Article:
Rower Ken Deem of Tacoma, who placed second in the Seventy48 race last weekend, took a picture just before he started the WA360 in Port Townsend Bay on Monday morning. (Diane Urbani de la Paz/Peninsula Daily News)

Rower Ken Deem of Tacoma, who placed second in the Seventy48 race last weekend, took a picture just before he started the WA360 in Port Townsend Bay on Monday morning. (Diane Urbani de la Paz/Peninsula Daily News)

Weather conditions challenge racers

Half the field finishes weekend’s Seventy48

PORT TOWNSEND — This year’s Seventy48 was a mean one weather wise, but it had many shining moments, race boss Daniel Evans said Monday.

“Because it had the heaviest weather ever experienced, the success percentage was dramatically lower,” he said.

But there are many ways to define success.

“I had a safety team out there,” Evans said, “and they were tireless,” helping racers all through the dark and stormy nights between Tacoma and Port Townsend.

The Seventy48 — a 70-mile stretch of wild water traversed in 48 hours or less — started at 7 p.m. Friday. By Sunday afternoon, the final finishers had arrived.

A total of 43 teams finished out of the 92 in the race.

First-place winner Carter Johnson of Team Gorge Downwind Champs may have made it look easy. He knifed his way to the Northwest Maritime Center dock six minutes before 5 a.m. Saturday, then carried his kayak onto the beach, took a hot shower and watched Ken Deem, the second-place finisher, come in at 5:20 a.m.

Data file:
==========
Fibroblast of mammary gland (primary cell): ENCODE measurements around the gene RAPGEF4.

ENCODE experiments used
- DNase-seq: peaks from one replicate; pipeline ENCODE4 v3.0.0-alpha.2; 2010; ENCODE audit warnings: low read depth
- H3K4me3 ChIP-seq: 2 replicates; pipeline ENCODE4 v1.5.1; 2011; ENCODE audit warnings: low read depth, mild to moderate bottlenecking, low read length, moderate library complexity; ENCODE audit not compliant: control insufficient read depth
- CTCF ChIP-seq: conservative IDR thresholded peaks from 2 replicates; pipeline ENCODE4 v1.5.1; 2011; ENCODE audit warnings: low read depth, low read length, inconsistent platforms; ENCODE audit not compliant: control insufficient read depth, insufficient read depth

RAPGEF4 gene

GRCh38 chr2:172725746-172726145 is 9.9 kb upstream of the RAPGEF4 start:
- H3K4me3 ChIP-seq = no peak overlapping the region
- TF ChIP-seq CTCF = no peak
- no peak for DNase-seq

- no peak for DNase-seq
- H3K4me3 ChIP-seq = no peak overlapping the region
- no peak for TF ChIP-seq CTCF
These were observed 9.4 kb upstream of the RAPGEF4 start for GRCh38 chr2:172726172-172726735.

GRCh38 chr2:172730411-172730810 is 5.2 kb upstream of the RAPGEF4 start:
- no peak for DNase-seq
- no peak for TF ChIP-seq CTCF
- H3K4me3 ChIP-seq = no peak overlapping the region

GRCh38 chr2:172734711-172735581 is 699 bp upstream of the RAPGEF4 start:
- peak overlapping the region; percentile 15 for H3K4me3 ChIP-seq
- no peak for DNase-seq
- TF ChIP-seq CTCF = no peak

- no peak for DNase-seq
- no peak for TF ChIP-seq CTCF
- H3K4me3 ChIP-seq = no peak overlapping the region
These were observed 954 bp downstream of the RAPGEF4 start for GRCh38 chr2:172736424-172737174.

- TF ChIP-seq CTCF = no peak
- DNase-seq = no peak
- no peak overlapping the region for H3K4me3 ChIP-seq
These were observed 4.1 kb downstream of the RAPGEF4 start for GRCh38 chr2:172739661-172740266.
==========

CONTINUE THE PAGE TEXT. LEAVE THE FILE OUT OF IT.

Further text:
By Saturday night, conditions turned rough. Yet the racers kept paddling and rowing — this is a strictly human-powered event, after all — astonishing Evans and the rest of the people tracking via Seventy48.com.

First to arrive Sunday morning was Akeyla Behrenfeld, 14, of Port Townsend.

Her oars and grit propelled her to the finish line at 12:33 a.m. The teenager, who called herself Team Tardigrade, beat her father, Timothy Behrenfeld, by one minute.

Five more teams made it in during the wee hours, then three more after sunup.

The finale Sunday afternoon brought three soloists: Standup paddleboarder Erica Whisenant of Olympia glided in at 2:37 p.m.; David Cascadden of Bend, Ore., aka Team Haggis Head, followed two minutes later.

And the one to put the exclamation point on the race was Jeannine Mackie of Gig Harbor, piloting her standup paddleboard into Port Townsend at 2:46 p.m. Sunday.

For some racers, the Seventy48 was a mere first leg. Deem’s Team Wave Forager was entered in the WA360, the 360-mile loop from Port Townsend Bay to Olympia, Bellingham and Point Roberts and back to Port Townsend.

That race started at 6 a.m. Monday, and while competitors have up to two weeks to finish, captains such as Jeanne Goussev of Team Sail Like a Girl have estimated they will be back in five days or fewer.

________

Jefferson County senior reporter Diane Urbani de la Paz can be reached at 360-417-3509 or [email protected] news.com.

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